Paris, Nov 23 (EFE).- A working draft of Albert Einstein’s manuscript on the theory of general relativity was sold at auction in Paris on Tuesday for a record 11.6 million euros (about $13.1 million).
The 54-page manuscript belonging to the German physicist and his friend, Swiss engineer Michele Besso, is “exceptional” given that normally Einstein destroyed the documents and notes he created while working on his theories, the books and manuscripts expert for Christie’s auction house, Adrien Legendre, told EFE.
The document, initially valued at between 2-3 million euros, is the “only surviving work detailing the genesis of general relativity,” aside from another manuscript at the Albert Einstein Archives at the Hebrew University in Jerusalem.
As such, it provides a look into a “crucial phase” in the development of the theory of general relativity and is the “most valuable” Einstein manuscript ever offered at auction, Christie’s and the Aguttes auction houses, which conducted the sale, said on their Web sites.
Einstein and Besso worked on the theory to try and explain an anomaly in the orbit of the planet Mercury that had puzzled scientists for centuries. Although they worked together on trying to solve the problem, they were unable to arrive at a solution.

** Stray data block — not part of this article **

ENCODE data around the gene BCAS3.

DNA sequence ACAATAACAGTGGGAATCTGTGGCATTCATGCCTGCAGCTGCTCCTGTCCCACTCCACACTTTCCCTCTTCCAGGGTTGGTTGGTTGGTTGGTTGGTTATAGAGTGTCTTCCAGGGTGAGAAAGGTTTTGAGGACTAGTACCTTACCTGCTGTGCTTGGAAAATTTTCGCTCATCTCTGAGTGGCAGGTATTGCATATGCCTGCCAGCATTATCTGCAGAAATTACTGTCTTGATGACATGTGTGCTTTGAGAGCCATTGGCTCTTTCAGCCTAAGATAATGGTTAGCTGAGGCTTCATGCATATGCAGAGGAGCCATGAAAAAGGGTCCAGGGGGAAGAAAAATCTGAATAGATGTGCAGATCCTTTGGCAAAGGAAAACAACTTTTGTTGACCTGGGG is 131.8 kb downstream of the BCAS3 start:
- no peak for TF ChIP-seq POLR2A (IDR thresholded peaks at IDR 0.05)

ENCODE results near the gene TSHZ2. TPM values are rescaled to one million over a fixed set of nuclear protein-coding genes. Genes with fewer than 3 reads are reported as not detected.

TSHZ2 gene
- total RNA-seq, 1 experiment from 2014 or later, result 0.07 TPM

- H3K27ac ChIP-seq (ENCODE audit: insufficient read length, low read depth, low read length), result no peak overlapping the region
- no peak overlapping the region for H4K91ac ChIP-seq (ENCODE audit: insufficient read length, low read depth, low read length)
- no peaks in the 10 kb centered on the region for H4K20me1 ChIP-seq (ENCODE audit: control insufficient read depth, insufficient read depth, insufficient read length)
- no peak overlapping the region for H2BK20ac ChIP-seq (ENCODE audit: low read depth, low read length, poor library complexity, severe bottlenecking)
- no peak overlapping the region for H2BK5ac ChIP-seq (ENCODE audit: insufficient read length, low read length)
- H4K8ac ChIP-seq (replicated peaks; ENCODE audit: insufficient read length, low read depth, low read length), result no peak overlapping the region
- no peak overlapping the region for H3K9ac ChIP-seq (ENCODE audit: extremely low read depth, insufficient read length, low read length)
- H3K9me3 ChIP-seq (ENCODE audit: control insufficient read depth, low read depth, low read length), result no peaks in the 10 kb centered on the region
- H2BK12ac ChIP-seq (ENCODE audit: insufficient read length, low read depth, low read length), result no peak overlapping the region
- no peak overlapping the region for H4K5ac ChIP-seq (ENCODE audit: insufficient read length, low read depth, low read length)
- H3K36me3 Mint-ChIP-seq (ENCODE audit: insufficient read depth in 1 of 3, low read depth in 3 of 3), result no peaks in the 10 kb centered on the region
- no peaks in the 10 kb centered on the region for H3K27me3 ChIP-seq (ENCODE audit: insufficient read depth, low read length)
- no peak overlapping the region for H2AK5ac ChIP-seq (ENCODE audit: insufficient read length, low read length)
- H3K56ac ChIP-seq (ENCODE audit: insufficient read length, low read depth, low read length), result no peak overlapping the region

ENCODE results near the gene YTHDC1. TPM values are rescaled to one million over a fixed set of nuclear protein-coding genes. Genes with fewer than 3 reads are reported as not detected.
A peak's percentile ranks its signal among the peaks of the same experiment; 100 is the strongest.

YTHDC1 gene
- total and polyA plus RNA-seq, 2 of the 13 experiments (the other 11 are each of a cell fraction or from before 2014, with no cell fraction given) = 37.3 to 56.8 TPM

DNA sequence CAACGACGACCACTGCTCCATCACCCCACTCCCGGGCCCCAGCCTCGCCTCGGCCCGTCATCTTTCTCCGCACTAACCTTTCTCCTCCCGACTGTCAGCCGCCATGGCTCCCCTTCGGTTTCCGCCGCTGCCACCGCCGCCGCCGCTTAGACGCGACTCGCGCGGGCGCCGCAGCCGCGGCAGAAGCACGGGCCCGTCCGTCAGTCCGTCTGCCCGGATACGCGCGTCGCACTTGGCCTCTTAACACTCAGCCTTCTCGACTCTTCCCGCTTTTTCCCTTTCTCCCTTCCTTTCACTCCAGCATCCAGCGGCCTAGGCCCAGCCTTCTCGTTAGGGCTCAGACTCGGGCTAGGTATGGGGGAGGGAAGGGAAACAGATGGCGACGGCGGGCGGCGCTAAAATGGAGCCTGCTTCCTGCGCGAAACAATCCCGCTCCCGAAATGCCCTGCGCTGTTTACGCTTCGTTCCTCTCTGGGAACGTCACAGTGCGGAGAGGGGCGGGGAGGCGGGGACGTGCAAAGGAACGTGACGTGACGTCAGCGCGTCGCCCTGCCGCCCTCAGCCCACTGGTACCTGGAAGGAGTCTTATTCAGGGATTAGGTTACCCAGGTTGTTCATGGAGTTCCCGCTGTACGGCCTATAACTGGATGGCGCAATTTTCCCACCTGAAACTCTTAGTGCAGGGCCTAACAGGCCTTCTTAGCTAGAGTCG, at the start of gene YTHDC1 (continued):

The manuscript contains 26 pages in Einstein’s handwriting, including many calculations, 25 pages in Besso’s hand and three pages on which both men made notations, and it is “one of the few testimonies that we have of this scientific process on the theory of general relativity,” Legendre said.
After several failed attempts to crack the puzzle – the auction houses said that the men “made a couple of mistakes” in their calculations – Einstein abandoned the project in 1913 and Besso kept these documents in his own files until his death in 1935.
The auction houses said that if Besso had not kept the notes, Einstein probably would not have bothered to keep what he saw as merely a working document that had not produced any results.
In September 1915, however, Einstein focused in on the problem again and refined his calculations, and late that year he published a series of articles in which he showed that his theory of general relativity could explain the anomaly in Mercury’s orbit.
He developed his theory to explain the gravitational effect of large objects in space that nowadays is the basis of modern cosmology.
Christie’s had auctioned this same manuscript 20 years ago at its facilities in New York and the person who acquired it decided to put it up for sale again, Legendre said, adding that he thought it was “a good time” to sell it, given that the market for works such as this has increased over the past couple of decades.
Einstein was awarded the Nobel Prize for Physics in 1921 and died in the United States in 1955.